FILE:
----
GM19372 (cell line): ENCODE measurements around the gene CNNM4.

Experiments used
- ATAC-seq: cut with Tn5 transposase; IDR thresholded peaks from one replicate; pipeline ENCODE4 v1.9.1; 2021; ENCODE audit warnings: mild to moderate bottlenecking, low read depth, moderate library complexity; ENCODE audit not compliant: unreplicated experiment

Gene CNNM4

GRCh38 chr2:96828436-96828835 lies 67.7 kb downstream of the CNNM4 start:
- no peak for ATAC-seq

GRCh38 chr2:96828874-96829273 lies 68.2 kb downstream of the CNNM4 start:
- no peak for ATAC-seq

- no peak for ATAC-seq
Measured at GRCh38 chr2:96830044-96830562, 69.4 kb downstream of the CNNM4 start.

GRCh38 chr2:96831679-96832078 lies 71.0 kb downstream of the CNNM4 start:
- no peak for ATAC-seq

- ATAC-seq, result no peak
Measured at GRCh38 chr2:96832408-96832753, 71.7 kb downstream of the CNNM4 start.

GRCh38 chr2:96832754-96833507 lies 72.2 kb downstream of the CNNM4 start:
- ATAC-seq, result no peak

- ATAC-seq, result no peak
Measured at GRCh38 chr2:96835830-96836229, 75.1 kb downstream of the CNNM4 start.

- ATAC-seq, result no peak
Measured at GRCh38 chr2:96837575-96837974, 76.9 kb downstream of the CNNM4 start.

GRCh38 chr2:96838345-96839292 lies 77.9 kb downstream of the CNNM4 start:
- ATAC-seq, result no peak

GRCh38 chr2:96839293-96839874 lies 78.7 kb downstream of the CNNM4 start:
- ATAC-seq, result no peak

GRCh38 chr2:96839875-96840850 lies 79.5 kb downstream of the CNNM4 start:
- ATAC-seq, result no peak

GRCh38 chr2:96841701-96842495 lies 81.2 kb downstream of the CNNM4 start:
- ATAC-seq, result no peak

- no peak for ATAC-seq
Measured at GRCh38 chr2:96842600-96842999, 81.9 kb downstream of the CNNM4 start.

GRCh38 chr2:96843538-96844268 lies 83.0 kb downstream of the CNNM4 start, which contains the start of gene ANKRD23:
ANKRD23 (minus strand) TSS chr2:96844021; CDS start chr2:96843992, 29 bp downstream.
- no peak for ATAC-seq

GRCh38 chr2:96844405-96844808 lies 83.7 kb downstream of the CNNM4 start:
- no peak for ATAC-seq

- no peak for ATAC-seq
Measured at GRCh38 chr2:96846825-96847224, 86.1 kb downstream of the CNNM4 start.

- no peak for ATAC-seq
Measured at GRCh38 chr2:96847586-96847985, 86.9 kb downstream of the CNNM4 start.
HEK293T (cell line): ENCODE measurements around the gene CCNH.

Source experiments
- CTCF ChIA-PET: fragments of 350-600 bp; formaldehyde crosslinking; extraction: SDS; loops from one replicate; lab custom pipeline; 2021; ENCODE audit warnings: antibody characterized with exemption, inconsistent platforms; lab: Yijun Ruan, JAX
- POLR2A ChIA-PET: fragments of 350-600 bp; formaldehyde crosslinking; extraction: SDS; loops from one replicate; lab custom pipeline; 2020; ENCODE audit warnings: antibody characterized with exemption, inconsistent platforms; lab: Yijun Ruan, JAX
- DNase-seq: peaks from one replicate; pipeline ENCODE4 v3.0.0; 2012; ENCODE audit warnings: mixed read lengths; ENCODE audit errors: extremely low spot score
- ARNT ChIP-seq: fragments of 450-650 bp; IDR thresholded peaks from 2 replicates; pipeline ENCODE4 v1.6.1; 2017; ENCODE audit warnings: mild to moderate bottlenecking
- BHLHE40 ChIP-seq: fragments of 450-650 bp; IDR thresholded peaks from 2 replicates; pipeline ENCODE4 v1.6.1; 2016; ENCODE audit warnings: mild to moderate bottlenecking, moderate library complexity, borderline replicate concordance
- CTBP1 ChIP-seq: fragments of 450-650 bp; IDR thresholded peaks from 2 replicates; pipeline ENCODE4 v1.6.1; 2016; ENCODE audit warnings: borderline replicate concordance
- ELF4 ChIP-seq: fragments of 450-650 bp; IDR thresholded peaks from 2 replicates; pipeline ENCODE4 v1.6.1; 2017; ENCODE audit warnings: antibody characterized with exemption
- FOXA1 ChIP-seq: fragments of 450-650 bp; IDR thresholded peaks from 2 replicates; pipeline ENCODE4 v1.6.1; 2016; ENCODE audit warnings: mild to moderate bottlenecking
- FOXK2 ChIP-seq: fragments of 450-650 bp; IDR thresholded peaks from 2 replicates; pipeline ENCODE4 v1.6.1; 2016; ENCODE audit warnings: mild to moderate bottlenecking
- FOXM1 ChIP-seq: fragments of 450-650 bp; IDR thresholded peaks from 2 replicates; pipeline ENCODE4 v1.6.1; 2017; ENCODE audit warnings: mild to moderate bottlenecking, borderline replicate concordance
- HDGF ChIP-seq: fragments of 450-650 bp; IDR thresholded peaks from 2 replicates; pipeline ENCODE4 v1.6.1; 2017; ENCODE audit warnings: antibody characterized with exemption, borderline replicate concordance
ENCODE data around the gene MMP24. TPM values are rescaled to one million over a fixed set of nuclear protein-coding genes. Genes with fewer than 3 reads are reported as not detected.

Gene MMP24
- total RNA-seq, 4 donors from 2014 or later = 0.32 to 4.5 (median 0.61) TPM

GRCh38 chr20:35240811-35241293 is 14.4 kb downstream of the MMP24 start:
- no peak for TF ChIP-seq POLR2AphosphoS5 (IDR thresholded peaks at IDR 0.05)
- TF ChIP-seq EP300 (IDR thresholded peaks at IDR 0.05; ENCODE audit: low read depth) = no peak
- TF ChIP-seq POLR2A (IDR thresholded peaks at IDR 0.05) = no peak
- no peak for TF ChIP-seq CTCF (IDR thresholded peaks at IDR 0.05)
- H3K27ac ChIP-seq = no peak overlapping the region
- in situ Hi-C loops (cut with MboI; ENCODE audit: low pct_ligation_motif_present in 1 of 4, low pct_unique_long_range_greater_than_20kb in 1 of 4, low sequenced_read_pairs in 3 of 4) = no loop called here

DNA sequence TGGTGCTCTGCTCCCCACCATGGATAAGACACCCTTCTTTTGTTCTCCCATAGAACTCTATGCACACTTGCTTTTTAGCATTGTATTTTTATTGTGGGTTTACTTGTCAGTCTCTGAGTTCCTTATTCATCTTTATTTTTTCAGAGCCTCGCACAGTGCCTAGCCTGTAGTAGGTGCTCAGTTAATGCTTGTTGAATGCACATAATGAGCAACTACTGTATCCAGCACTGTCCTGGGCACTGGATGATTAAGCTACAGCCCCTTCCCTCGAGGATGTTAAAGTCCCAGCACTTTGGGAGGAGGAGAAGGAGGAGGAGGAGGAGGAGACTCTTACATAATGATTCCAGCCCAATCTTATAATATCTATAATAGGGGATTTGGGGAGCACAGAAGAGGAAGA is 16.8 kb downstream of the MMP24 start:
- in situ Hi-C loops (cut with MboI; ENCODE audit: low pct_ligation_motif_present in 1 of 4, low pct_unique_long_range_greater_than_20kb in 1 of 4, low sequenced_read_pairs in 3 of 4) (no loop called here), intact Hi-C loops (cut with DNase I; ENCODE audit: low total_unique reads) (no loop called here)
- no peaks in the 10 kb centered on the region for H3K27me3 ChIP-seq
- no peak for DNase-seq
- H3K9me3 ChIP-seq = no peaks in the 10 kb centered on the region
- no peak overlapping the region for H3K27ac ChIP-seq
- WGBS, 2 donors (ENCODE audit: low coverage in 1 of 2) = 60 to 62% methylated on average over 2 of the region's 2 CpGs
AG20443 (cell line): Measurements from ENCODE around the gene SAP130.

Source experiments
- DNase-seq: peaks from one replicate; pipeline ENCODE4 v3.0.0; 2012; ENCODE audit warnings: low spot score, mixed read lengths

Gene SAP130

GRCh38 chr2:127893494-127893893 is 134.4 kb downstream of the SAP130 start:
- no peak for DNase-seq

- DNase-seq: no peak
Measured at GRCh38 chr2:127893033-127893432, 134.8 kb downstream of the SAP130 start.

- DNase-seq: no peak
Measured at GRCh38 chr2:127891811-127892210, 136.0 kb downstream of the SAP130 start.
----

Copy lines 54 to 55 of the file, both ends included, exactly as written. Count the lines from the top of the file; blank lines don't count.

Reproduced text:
Gene MMP24
- total RNA-seq, 4 donors from 2014 or later = 0.32 to 4.5 (median 0.61) TPM